As a community that has faced numerous flooding events throughout its history, the City of Georgetown commissioned a Stormwater Master Plan as a strategic initiative to address flooding in flood-prone areas, protect property and the natural environment, and enhance water quality. As flood mitigation in targeted areas was the primary concern, a detailed water quantity analysis for existing and future conditions was performed using EPA’s stormwater management model (SWMM). More than ten critical drainage systems were analyzed within the model, with proposed improvement alternatives being developed for each. This analysis formed the basis for a decision matrix for capital investments for flood mitigation projects and recommendations for improving the operation and maintenance of its existing facilities and infrastructure. Recommendations included infrastructure improvements, structural and non-structural BMPs, preservation, restoration, critical area protection, public education, and O&M procedures. A comprehensive master plan was developed to guide the phasing and implementation of the capital investments.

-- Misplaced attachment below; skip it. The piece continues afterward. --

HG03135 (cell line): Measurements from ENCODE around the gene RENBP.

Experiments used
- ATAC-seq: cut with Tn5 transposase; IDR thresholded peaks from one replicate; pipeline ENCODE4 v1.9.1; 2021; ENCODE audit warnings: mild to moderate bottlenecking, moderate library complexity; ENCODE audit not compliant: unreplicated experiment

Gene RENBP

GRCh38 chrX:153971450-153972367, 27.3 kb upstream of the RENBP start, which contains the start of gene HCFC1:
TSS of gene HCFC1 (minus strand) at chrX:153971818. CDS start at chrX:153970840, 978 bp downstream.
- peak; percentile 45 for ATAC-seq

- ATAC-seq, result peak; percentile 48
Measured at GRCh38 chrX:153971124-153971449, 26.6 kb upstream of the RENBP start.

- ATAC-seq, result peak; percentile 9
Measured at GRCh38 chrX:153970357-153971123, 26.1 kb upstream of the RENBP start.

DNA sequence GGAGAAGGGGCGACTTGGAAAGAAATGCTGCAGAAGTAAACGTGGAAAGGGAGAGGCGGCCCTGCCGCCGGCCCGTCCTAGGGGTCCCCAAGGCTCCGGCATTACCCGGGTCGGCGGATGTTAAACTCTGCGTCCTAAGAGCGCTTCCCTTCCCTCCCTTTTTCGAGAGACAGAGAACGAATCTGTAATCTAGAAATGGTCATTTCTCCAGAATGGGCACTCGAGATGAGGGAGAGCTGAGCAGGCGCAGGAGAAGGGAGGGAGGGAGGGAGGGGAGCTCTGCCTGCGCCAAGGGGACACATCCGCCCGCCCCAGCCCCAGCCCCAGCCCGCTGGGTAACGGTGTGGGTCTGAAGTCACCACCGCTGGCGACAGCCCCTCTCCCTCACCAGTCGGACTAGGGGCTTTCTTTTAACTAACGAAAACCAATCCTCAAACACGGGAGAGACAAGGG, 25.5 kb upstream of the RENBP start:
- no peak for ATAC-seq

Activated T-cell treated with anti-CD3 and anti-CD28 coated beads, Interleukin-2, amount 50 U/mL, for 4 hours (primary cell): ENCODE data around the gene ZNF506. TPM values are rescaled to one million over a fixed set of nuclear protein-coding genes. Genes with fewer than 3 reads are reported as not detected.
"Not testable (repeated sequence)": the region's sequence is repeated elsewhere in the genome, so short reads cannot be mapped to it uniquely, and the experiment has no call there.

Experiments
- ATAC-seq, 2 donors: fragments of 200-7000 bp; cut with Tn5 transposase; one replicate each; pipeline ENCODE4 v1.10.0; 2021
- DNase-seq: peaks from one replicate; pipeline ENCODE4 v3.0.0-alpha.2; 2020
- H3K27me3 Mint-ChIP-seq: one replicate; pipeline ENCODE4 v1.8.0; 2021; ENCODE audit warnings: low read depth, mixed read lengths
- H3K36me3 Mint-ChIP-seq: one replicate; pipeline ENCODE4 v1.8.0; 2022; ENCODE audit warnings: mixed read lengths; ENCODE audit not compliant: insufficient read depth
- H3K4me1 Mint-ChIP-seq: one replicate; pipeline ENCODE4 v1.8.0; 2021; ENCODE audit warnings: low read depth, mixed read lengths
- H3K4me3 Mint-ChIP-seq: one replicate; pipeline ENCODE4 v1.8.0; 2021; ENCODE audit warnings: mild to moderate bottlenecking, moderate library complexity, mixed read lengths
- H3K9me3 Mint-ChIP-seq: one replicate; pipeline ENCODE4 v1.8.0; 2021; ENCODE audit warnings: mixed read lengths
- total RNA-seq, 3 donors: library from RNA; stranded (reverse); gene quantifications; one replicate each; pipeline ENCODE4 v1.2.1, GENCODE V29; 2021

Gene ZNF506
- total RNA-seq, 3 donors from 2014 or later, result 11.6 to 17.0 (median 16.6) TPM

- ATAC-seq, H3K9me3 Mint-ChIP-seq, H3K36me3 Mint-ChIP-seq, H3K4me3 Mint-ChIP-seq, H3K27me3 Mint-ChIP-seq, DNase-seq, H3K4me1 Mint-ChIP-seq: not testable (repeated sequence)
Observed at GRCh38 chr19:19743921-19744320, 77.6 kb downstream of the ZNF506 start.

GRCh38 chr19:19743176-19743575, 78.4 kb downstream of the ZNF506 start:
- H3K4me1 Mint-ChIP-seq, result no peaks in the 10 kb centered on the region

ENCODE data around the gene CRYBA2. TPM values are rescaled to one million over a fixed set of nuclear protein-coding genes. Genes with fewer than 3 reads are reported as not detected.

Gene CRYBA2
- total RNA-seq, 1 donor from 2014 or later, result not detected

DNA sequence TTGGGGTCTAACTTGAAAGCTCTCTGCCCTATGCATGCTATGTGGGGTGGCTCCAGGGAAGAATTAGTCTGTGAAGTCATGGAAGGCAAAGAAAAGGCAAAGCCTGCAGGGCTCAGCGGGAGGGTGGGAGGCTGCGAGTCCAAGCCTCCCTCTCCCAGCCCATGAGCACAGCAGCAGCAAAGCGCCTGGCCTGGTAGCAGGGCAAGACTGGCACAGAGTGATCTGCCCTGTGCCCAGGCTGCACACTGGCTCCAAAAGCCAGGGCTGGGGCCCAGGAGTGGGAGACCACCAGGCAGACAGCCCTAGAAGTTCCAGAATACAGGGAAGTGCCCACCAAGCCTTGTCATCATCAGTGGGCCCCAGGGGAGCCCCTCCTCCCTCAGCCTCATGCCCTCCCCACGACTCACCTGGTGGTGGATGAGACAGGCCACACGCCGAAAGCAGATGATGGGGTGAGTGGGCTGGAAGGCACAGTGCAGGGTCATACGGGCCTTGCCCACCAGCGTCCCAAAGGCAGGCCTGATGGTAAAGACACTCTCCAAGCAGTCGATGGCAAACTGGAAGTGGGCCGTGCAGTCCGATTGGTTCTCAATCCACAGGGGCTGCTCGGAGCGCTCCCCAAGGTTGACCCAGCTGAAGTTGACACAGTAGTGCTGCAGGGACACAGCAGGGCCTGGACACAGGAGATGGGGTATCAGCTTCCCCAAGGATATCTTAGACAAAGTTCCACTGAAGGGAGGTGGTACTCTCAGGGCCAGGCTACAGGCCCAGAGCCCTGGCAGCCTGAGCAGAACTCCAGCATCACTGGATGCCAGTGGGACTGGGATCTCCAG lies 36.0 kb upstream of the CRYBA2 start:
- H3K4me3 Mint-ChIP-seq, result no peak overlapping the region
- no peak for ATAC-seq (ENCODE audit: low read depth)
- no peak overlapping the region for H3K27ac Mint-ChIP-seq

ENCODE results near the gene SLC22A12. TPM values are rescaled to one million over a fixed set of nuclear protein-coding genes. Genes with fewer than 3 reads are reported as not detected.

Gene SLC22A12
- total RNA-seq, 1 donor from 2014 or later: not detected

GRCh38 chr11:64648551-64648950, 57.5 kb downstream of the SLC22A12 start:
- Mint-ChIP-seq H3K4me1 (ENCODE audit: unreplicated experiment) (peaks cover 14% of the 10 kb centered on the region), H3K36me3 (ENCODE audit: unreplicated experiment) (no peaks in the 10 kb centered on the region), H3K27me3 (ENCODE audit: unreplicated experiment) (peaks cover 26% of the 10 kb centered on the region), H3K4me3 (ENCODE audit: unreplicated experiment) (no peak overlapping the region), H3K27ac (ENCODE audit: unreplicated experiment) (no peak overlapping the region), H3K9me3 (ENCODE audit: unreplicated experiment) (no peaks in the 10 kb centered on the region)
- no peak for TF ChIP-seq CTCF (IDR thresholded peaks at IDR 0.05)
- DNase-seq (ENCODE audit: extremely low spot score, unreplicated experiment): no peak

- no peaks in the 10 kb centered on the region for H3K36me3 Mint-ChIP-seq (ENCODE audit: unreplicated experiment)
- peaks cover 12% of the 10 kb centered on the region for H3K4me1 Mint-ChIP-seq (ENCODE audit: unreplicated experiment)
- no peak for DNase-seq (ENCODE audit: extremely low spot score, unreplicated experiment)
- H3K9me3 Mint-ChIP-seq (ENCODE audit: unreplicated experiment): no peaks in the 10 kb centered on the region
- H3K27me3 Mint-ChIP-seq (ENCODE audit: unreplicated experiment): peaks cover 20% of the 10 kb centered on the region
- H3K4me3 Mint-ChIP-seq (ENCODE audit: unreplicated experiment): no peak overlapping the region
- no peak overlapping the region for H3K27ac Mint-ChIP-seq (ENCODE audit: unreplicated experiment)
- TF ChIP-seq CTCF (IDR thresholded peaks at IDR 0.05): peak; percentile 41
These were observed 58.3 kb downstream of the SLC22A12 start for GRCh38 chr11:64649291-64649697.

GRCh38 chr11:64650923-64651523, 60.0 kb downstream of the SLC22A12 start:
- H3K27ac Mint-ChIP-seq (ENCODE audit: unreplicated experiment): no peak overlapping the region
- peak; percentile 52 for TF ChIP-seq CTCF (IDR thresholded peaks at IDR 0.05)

The prioritized CIP list aided the city in obtaining federal funding, and WK Dickson is completing design and permitting services for the first three projects. The Historic District Stormwater System Improvements will allow the City of Georgetown to address the capacity of an old and undersized stormwater system, improve the safety of its citizens, and ensure the historic district can continue to develop as a key draw for economic development in the city. The three projects collectively include the design of more than 5,500 LF of storm drainage pipes with catch basins, manholes, outlet structures, tidal gate valves, and a 210-foot marine bulkhead. Each project includes new concrete sidewalks, curb and gutter, and asphalt restoration with traffic and pedestrian control.